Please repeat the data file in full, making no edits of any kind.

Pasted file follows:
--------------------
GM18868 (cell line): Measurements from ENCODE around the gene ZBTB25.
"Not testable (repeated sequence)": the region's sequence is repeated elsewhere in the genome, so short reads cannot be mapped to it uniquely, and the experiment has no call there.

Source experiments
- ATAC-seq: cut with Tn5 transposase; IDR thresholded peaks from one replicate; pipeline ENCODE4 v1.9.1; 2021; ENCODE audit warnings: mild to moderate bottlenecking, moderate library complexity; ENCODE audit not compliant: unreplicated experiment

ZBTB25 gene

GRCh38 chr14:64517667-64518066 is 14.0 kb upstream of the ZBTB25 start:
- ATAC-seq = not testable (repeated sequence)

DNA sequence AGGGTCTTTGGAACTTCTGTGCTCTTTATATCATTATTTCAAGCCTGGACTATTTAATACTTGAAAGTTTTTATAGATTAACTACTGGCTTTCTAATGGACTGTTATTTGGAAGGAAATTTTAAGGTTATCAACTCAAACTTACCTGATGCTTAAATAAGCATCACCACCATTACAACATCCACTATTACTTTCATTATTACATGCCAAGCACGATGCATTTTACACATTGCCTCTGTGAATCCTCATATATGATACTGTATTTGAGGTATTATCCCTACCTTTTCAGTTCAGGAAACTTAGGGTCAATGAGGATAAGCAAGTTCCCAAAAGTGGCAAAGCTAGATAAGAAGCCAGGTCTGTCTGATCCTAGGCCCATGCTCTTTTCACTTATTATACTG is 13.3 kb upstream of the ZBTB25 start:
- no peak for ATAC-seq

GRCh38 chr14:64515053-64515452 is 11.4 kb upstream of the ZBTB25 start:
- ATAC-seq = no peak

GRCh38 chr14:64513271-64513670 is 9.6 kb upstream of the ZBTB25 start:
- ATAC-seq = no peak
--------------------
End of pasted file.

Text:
GM18868 (cell line): Measurements from ENCODE around the gene ZBTB25.
"Not testable (repeated sequence)": the region's sequence is repeated elsewhere in the genome, so short reads cannot be mapped to it uniquely, and the experiment has no call there.

Source experiments
- ATAC-seq: cut with Tn5 transposase; IDR thresholded peaks from one replicate; pipeline ENCODE4 v1.9.1; 2021; ENCODE audit warnings: mild to moderate bottlenecking, moderate library complexity; ENCODE audit not compliant: unreplicated experiment

ZBTB25 gene

GRCh38 chr14:64517667-64518066 is 14.0 kb upstream of the ZBTB25 start:
- ATAC-seq = not testable (repeated sequence)

DNA sequence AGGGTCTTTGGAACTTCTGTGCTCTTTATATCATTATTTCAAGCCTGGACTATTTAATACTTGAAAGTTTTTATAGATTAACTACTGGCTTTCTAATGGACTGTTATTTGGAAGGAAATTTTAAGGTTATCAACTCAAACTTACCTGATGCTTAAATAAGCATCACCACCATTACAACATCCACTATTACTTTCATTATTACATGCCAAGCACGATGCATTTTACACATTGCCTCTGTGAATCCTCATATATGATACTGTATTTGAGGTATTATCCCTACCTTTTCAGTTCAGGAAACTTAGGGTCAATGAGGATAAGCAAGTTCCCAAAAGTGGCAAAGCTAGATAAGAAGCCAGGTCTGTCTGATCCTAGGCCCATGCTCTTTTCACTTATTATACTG is 13.3 kb upstream of the ZBTB25 start:
- no peak for ATAC-seq

GRCh38 chr14:64515053-64515452 is 11.4 kb upstream of the ZBTB25 start:
- ATAC-seq = no peak

GRCh38 chr14:64513271-64513670 is 9.6 kb upstream of the ZBTB25 start:
- ATAC-seq = no peak